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treaties, entered into, as they alleged, on the part of France, after a full knowledge of the concessions intended to be made by Great Britain, and with a view to prevent a reconciliation. To this communication congress made no reply ; but individuals of of that body, particularly Governeur Morriss and Mr. Drayton, in numerous publications controverted the facts stated by the commissioners, and endeavored to convince the Americans, that the concessions made on the part of Great Britain, were the effect and not the cause of the offers made on the part of France.
The British commissioners were still unwilling to believe, that congress, in rejecting their overtures, had acted in accordance with the wishes of their constituents. They could not imagine that the American people would cordially unite with their ancient enemies, and finally reject those terms, which they had heretofore been willing to accept.
On the third of October, therefore, they published a manifesto or declaration, addressed not only to congress, but to the members of the colonial assemblies or conventions, and all others, free inhabitants of the colonies, of every rank and denomination.
To congress they repeated the offers already made, and reminded them, " that they were responsible to their countrymen, to the world, and to God, for the continuance of this war, and for all the miseries with which it must be attended."
To the colonial assemblies, they separately made the offers presented to congress, and called upon them, by every motive, political as well as moral, to meet and embrace the occasion of cementing a free and firm coalition with Great Britain.
They next appealed to the various classes of the “free inhabitants of this once happy empire."
They called upon those in arms to recollect, that the grievances, whether real or pretended, which led them into rebellion, had been forever removed, and that the just oceasion had arrived for their returning to the class of peaceful citizens.
To those, whose profession it was to exercise the functions of religion, they said," it cannot be unknown, that the foreign power, with which congress were endeavoring to connect them, has VOL. II.
ever been averse to toleration, and inveterately opposed to the interests and freedom of the places of worship, which they serve."
To all the lovers of peace, they observed, “ that they were made, by their leaders, to continue involved in all the calamities of war, without having either a just object to pursue, or a subsisting grievance, which might not instantly be redressed.”
The commissioners then added a declaration, as novel in its principles, as it was calamitous in its consequences. If any person should think it for “ the benefit of the colonies, to separate themselves from Great Britain,” they thought it right, they said, “ to leave them aware of the change, which the maintaining such a position must make, in the whole nature and future conduct of the war, more especially, when to this position is added, the pretended alliance with the court of France.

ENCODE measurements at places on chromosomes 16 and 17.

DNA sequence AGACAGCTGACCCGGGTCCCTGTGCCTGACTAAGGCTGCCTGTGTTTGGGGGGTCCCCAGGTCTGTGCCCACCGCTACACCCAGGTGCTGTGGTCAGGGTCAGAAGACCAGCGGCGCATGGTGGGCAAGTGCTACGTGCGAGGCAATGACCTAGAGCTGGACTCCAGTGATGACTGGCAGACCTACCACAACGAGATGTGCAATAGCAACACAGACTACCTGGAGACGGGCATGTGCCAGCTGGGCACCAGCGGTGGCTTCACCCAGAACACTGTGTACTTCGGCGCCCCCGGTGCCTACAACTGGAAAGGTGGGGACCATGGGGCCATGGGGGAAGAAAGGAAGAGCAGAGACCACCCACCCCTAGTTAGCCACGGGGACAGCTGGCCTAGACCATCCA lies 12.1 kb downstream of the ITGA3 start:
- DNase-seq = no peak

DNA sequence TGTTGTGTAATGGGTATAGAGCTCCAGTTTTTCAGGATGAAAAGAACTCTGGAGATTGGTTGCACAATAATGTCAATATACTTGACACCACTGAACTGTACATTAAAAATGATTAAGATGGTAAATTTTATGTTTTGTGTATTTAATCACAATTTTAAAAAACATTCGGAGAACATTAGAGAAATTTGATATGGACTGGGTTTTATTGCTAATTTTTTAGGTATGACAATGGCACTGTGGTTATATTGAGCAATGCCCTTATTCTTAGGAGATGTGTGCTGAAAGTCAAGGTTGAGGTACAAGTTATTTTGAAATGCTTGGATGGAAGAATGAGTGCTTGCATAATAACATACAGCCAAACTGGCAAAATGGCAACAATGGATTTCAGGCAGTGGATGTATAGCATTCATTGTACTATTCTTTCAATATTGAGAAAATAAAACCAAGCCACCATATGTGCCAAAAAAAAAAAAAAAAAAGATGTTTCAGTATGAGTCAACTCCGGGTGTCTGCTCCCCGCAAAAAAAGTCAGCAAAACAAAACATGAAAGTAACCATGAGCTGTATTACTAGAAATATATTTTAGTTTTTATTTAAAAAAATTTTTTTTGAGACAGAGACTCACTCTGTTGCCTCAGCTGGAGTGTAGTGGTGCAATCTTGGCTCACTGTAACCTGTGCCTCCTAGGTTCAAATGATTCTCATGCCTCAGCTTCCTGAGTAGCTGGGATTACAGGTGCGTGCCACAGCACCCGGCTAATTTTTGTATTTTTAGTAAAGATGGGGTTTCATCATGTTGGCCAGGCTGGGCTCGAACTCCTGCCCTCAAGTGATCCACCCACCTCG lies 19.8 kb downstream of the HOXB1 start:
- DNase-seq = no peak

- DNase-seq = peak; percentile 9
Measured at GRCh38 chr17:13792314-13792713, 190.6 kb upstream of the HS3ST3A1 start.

“ The policy, as well as benevolence of Great Britain,” they subjoined,“ have thus far checked the extremes of war, where they tended to distress a people still considered as our fellow-subjects, and to desolate a country, shortly to become a source of mutual advantage: but when that country professes the unnatural design, not only of estranging herself from us, but of mortgaging herself to our enemies, the whole contest is changed ; and the question is, how far Great Britain may, by every means in her power, destroy or render useless, a connection contrived for her ruin, and for the aggrandizement of France. Under such circumstances, the laws of self-preservation must direct the conduct of Great Britain ; and if the British colonies are to become an accession to France, will direct her to render that accession as of little avail to her as possible.”
In conclusion, the commissioners offered pardon to all who should within forty days, withdraw from the civil or military service of the colonies, and continue good and peaceable subjects of the British king.
They directed copies of this manifesto to be circulated among the people of the United States, by means of flags of truce. Congress considered this as a violation of national law, and declared, that the agents so employed were not entitled to the protection
of a flag; and recommended to the executives of the several states to seize and secure them.
The British commissioners seemed to imagine, that America was the absolute property of the British crown; and that as this property was mortgaged to France, the king had a right to waste and destroy it at pleasure. Viewing this part of the manifesto as a threat of more extensive devastation of the country in future, congress, on the 30th of October, issued a counter manifesto, declaring, “that if our enemies presume to execute their threats, or persist in their present career of barbarity, we will také such exemplary vengeance, as shall deter others from a like conduct. We appeal,” they said, “ to that God who searcheth the hearts of men, for the rectitude of our intentions, and in his holy presence declare, that as we are not moved by any light or hasty suggestions of anger and revenge, so through every possible change of fortune we will adhere to this our determination.”